The Cooper administration’s version of the state Department of Health and Human Services will conduct its own listening tour about how to reform Medicaid and the N.C. Health Choice programs.
Dr. Mandy Cohen, the state’s health secretary, announced the launching of a one-month period for comments and ideas that expires May 25.
That includes a public meeting set for 5:30 to 7:30 p.m. tonight at the Guilford County DHHS Building, 1203 Maple St. in Greensboro.
“Our department values an open and collaborative process with our stakeholder community to build a strong, efficient Medicaid program,” Cohen said.
The listening period comes nearly a year after the McCrory administration submitted June 1 a Medicaid waiver request to the federal Centers of Medicare and Medicaid Services.
The request proposes a hybrid public-and private-sector reform solution that eventually would combine physical and behavioral health care. DHHS projects about $400 million in savings in the first five years of implementation.
The Medicaid waiver request was supposed to start a three- to five-year process with an end goal of Medicaid oversight being placed in the hands of three statewide managed care organizations, likely pre-paid health plans from commercial insurers, and up to 12 provider-led entities, likely to involve not-for-profit health care systems.
Each of the six regions established by the reform legislation could have up to five of these groups providing services.
However, holding up Medicaid waiver negotiations are the on-again, off-again attempts by the Republican-controlled Congress to repeal and replace the Affordable Care Act.
Cohen said she thought it was appropriate for current DHHS officials to get their own direct feedback while the waiver process was on hold. She said the goal is determining where the level of support is for the current request and where it could be improved, updated and amended.
The McCrory administration conducted a 12-forum tour, including a contentious event in April 2016 in Winston-Salem and several other localities, before submitting the waiver request.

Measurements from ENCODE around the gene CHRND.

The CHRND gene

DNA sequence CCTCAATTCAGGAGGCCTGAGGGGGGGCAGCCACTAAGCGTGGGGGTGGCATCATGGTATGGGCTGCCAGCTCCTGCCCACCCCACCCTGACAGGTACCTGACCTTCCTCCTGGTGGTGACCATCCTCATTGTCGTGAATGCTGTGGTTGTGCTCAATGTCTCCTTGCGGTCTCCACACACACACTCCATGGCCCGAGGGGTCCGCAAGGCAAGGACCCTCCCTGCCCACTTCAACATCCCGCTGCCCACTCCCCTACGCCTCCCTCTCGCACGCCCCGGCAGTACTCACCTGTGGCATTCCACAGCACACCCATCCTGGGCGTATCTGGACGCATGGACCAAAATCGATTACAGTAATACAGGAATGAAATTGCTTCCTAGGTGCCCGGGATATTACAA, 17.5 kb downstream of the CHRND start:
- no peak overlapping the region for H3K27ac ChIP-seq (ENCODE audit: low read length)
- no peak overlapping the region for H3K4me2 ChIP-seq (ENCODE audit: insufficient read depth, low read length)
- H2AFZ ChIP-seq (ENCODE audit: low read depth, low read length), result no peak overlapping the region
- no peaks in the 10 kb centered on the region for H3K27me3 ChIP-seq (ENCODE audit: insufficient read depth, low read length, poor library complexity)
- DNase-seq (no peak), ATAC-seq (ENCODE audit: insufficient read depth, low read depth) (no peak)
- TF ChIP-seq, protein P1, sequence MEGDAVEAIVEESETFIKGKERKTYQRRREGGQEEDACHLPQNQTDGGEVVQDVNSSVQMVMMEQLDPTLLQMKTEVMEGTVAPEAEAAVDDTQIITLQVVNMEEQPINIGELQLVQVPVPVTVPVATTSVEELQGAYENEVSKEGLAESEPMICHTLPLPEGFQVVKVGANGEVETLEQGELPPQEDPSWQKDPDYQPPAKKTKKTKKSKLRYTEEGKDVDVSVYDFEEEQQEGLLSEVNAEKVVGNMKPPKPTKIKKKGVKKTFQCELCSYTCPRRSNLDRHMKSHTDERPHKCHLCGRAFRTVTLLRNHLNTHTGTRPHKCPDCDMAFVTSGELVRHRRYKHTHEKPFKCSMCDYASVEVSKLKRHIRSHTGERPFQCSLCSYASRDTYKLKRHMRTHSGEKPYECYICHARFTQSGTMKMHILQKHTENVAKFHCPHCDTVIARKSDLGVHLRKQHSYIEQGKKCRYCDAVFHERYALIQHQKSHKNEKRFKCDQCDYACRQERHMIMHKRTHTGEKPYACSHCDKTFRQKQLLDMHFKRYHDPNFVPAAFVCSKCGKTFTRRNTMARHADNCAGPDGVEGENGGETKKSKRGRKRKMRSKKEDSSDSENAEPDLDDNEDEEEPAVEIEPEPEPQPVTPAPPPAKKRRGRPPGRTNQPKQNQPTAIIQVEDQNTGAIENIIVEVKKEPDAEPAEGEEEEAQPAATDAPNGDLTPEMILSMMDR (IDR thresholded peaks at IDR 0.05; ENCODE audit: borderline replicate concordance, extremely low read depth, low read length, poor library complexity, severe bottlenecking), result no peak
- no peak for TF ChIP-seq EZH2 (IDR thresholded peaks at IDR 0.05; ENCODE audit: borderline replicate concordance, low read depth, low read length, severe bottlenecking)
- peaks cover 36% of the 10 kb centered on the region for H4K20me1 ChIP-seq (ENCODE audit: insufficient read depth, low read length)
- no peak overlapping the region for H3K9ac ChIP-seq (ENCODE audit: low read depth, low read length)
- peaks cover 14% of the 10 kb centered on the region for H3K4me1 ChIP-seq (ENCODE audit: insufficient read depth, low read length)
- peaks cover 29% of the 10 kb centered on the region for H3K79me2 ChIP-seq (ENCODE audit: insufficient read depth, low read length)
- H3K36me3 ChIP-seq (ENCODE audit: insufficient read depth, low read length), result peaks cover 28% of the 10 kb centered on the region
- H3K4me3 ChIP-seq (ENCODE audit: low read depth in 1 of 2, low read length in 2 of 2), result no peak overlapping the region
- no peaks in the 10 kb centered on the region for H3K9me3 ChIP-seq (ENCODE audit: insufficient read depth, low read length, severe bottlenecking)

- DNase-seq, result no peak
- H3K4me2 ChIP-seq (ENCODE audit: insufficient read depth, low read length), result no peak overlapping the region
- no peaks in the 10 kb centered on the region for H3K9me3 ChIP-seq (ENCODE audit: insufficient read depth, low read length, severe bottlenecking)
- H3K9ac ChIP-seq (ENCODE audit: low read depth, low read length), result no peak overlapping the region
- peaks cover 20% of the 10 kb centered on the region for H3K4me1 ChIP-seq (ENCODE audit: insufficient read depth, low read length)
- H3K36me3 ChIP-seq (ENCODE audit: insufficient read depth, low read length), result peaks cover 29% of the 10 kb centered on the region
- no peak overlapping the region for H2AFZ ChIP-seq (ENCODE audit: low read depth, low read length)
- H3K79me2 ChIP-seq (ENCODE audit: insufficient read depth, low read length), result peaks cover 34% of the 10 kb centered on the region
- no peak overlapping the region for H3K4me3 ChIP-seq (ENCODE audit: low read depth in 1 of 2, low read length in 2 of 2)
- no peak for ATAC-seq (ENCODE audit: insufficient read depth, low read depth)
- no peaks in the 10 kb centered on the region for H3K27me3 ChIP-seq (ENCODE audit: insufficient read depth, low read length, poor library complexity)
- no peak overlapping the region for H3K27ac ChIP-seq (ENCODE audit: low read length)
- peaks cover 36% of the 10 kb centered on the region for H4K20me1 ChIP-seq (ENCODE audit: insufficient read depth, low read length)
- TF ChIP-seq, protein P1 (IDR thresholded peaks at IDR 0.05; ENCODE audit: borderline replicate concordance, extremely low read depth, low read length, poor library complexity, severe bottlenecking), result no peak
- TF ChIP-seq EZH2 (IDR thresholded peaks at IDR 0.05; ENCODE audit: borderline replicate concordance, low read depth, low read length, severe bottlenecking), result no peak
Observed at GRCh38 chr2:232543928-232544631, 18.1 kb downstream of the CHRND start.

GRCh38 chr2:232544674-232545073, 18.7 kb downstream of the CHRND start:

At most settings, McCrory’s DHHS officials heard pleadings to expand Medicaid to more than 500,000 North Carolinians, raising the potential total to nearly 2.4 million.
McCrory and Republican legislative leaders declined to heed those requests, saying in large part they didn’t trust the federal government to continue to provide at least a 90 percent match to state funding for annual Medicaid expansion administrative costs.
Before accepting the job as state health secretary, Cohen served as a top CMS administrator of President Barack Obama’s health-care overhaul.
“Time has passed and issues have evolved in the past year,” Cohen said.
“It’s a good moment in time to hear all the voices across the state, and if needed, makes changes (to the waiver request) to reflect that input.”
Dave Richard, the state’s deputy secretary for Medicaid and a McCrory administration holdover, said that “clearly those public hearings across the state (in 2016) were incredibly valuable.
“But that was a year ago and the health care environment has changed significantly in the past year. We need more input from community stakeholders and with the new DHHS team to build upon the previous public comment.”
DHHS is requesting feedback on seven specific topics. They address how to:
- Care for the whole person to improve physical and mental health;
- Help doctors and other health care providers transition to managed care;
- Manage care to improve overall health, not only to treat injury or illness;
- Consider the impact of income, housing, lifestyle and other social circumstances on health and health care services;
- Improve quality of care;
- Pay for value, and;
- Increase access to care and treat substance use disorder.
Cohen said earlier feedback helped determine these seven topics. “They hit on some core areas to make the program as strong as possible,” Cohen said.
Cohen said she is particularly interested in gaining feedback on how to effectively increase and enhance Medicaid services while expansion talks are in limbo.
Cohen said Republican legislative leaders had input and “helped shape some of the questions” being asked for feedback.
Democratic Gov. Roy Cooper and Republican legislative leaders are butting heads in federal court over Cooper’s Medicaid expansion plan.
Cohen deflected questions about her opinion on the legal battle, but said she had confidence in talks with Republican legislative leaders given her unanimous confirmation by the Senate.
On April 8, Rep. Donny Lambeth, R-Forsyth, and author of the 2016 Republican legislative initiative on Medicaid reform, submitted House Bill 662, which would expand the state program, but require “participant contributions.”
Lambeth said the expansion initiative would work “more like an insurance product for those working who can pay a portion of the cost, and the benefits and coverage are built around preventive and wellness care.”
For example, participants must follow protocols for routine physicals and screenings to improve their health if they have conditions such as diabetes, overweight, etc.”